Invisible Ink: No 127 - Rudyard Kipling
Sunday 10 June 2012
'Do you like Kipling?" asks the colonel on the seaside postcard. "I don't know, I've never Kippled," replies the shopgirl. But most people had, and they made him one of the most popular writers in the land. Remembered mainly for children's fables, he developed an image problem that kept his adult work off the radar for 60 years. The knee-jerk reaction is that he's a celebrator of British imperialism at its worst, so it's easy to overlook a few balancing facts.
Joseph Kipling was born in Bombay in 1865 and moved to England as a child. "Rudyard" was a middle name, after the lake in Staffordshire where his parents courted. The first cousin of the Conservative PM Stanley Baldwin, Kipling considered himself Anglo-Indian, which was common among the British born in India, and he returned to Bombay at 16. Starting work in a newspaper, he set a frenetic pace of writing, producing six volumes of short stories before heading to London, then the US, where he wrote the two Jungle Books. Although he loved Vermont, he made his home in Devon, and later in Sussex, after the growing anti-British sentiment in the US forced his hand.
Even before Queen Victoria had gone, Kipling was being seen as an arch-imperialist with such poems as "The White Man's Burden", although his writings contained ironies, particularly in Stalky & Co, about arrogantly cynical schoolboys.
The patriotic new century saw a leap in popularity. A reflection of his time, Kipling's admiration of India was undeniable. In 1907, he was awarded the Nobel Prize for Literature, becoming the first and youngest English language winner, but there was a troubling side to his work. Staunchly anti-Home Rule for Ireland and anti-Bolshevik, he supported the coming world war and secured a position for his son John in the Irish Guards. But the boy was killed in action, after which Kipling wrote: "If any question why we died/ Tell them, because our fathers lied."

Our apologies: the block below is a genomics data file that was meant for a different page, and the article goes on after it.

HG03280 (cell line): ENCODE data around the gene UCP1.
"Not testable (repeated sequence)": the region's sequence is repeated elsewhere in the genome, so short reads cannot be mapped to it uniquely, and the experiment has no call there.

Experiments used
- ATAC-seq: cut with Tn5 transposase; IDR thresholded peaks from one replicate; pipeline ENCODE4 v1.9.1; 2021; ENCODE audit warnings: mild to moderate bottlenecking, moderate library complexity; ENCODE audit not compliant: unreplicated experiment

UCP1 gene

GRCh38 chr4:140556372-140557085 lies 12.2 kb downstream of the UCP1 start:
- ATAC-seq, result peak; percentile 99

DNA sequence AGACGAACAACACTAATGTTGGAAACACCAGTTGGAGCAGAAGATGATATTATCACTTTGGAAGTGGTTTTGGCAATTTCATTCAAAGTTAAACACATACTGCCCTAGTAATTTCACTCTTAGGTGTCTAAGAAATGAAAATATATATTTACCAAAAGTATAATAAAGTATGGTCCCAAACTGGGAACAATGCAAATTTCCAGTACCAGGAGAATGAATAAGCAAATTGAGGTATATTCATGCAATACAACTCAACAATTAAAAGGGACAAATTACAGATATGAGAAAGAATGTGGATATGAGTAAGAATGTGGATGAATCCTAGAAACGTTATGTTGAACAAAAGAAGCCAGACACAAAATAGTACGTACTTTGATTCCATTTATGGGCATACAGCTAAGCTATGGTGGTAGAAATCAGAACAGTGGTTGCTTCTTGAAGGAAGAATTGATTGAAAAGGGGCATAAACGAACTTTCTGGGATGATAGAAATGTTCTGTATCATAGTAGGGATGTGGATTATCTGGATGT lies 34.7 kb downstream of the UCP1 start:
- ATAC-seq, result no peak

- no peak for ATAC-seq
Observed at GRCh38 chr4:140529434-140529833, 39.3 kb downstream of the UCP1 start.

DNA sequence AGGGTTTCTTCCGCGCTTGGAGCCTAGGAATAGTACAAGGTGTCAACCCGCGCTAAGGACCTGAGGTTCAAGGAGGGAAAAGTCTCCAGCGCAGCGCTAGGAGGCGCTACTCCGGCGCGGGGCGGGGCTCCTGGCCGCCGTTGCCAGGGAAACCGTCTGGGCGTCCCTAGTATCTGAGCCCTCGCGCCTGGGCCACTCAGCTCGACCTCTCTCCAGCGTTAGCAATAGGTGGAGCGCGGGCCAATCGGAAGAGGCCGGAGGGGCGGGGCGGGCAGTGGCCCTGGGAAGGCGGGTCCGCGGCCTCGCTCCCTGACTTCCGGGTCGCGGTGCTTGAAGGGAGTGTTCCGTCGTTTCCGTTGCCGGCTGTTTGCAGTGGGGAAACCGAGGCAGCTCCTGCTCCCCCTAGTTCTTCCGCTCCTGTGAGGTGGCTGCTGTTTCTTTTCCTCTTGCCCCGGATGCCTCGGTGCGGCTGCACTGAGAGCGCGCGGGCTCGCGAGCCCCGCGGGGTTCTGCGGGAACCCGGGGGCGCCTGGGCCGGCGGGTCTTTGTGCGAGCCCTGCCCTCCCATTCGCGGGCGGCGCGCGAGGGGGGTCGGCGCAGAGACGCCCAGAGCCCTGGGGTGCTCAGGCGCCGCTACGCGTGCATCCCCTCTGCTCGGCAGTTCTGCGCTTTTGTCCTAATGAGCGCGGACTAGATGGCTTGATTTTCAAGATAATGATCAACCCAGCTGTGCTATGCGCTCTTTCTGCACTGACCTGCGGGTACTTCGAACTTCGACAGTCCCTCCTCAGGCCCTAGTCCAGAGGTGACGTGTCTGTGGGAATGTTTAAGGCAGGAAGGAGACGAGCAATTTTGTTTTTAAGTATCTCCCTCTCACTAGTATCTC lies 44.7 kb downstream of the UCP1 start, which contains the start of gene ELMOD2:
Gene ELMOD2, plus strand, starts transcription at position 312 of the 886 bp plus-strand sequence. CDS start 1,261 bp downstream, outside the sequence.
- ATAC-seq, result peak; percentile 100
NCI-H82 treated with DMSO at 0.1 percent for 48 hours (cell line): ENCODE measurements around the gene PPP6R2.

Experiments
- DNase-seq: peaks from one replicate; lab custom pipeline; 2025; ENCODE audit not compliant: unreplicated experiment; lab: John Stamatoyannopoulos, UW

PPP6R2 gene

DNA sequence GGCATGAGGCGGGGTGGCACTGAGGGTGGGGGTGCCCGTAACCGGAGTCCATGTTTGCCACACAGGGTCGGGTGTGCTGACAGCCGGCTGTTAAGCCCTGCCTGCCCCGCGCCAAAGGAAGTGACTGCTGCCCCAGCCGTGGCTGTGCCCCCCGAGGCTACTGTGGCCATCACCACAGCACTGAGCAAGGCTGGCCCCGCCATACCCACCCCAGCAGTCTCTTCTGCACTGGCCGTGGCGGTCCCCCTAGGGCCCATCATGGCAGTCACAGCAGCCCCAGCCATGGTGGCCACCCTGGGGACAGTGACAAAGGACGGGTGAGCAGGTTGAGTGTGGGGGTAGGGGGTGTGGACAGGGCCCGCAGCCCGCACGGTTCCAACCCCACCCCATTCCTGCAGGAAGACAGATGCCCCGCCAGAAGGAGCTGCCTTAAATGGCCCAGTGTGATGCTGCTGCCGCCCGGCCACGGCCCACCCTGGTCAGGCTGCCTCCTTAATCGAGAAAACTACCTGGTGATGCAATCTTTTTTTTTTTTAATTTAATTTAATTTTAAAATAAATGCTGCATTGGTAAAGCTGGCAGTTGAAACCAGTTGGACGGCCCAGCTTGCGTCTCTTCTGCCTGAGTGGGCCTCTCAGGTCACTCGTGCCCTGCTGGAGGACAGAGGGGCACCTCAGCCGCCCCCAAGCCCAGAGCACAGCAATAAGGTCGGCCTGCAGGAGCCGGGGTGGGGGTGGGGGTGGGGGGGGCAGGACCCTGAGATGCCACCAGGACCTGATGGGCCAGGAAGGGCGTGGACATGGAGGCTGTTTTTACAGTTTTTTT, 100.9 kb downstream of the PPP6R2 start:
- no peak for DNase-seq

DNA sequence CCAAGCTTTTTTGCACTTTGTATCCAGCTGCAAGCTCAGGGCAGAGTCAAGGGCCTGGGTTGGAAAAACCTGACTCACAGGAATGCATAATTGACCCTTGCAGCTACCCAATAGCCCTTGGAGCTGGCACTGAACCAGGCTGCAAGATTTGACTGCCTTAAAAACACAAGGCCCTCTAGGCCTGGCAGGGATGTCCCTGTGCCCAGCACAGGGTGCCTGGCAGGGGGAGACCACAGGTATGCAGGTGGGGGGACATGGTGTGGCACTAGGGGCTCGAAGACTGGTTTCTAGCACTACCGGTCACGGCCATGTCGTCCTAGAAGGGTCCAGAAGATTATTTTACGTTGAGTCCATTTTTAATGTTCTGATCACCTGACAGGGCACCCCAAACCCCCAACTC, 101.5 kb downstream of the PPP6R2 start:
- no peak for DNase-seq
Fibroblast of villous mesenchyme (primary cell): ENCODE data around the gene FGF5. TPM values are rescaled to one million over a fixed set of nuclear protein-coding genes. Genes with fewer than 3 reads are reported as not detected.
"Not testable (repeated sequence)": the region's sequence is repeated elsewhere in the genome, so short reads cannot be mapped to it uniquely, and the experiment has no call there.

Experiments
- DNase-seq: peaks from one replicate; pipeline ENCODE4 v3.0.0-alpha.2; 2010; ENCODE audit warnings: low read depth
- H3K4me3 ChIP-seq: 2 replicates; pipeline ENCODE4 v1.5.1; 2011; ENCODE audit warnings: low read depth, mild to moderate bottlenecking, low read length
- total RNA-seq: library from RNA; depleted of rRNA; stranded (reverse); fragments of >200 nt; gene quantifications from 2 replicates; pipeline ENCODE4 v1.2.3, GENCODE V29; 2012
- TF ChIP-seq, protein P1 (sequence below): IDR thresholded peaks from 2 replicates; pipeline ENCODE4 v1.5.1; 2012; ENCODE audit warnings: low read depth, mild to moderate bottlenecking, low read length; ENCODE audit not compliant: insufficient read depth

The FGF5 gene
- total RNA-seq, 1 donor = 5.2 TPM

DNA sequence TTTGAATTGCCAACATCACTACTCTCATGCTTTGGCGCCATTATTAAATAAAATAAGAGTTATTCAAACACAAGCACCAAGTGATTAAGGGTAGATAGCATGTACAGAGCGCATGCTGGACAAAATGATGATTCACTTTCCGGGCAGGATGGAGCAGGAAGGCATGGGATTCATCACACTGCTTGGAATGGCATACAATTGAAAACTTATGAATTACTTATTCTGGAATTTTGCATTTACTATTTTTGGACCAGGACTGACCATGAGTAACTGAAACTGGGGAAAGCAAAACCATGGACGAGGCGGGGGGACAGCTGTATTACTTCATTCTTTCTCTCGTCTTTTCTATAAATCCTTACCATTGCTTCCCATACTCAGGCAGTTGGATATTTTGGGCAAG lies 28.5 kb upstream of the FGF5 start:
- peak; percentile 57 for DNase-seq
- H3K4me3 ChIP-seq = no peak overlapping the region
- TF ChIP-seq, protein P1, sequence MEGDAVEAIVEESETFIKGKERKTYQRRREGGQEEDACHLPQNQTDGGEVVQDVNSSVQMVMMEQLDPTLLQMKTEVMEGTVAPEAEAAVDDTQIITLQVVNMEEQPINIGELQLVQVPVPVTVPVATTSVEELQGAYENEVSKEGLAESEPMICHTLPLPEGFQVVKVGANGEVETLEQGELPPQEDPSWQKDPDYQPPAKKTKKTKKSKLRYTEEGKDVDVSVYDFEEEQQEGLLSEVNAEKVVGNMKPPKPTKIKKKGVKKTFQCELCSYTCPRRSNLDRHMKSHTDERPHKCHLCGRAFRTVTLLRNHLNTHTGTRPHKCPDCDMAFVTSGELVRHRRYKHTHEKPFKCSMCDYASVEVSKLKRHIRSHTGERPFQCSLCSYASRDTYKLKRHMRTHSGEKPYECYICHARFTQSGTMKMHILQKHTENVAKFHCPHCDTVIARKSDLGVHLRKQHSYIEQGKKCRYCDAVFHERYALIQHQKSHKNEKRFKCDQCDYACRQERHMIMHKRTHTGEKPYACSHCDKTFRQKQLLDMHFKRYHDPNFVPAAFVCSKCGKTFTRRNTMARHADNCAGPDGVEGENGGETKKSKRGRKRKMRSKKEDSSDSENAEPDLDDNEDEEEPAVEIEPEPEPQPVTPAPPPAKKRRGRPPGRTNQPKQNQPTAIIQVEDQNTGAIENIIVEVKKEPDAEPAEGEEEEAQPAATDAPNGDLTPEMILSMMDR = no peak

He repeatedly turned down a knighthood, was lauded by Henry James and beloved by millions (his poem "If ..." still tops the charts) but times had changed. In later years Kipling's reputation shifted from innovator to old guard, partly because the gold swastika adorning his early books had become stigmatised; Kipling ordered the ancient symbol's removal and condemned the Nazis as early as 1935.
Now, both in England and India, reformation is under way. What cannot be denied is a facility for language that frequently surprises and dazzles, ripe for rediscovery.
BBC Trust agrees to axe channel from TV in favour of digital moveTV
FestivalsFive ways to avoid the portable toilets
Jurassic WorldThe results are completely brilliant
Arts & Ents blogs
- 1 Michael Douglas regrets 'embarrassing' Catherine Zeta-Jones with oral sex comments
- 2 Tunisia hotel attack: Locals form 'human shield' to protect hotel from gunman Seifeddine Rezgui
- 3 Tunisian builder has been hailed a hero after knocking gunman to the ground with roof tiles
- 4 German ethics council calls for incest between siblings to be legalised by Government
- 5 Fifty Shades of Grey author E.L James's Twitter Q&A didn't go exactly as planned
Kanye West at Glastonbury 2015: 'He raps' - BBC subtitles team upstages Yeezy with hilarious description of lyrics
Orange Is The New Black season 3 episode 1, review: The Ross and Rachel-ness of Piper and Alex is starting to grate
Glastonbury 2015: Lionel Richie attracts festival's biggest crowds for Sunday's 'dad slot'
Top Gear last episode review: A momentous occasion for Clarkson, Hammond and May fans
Fifty Shades of Grey author E.L James's Twitter Q&A didn't go exactly as planned
The moment a Queen's Guard soldier lost it and drew his gun at annoying tourist
Greece crisis: The wider lesson is that it’s time to abandon this failed experiment in currencies
'I wish the BBC would stop calling it Islamic State' – David Cameron unleashes frustration at broadcaster
David Cameron struck double blow in his hopes to win Britain a new EU deal
Extend Right To Buy to tenants of private landlords, Labour's Jeremy Corbyn says
Pentagon accuses Russia of 'playing with fire' over nuclear threats towards Nato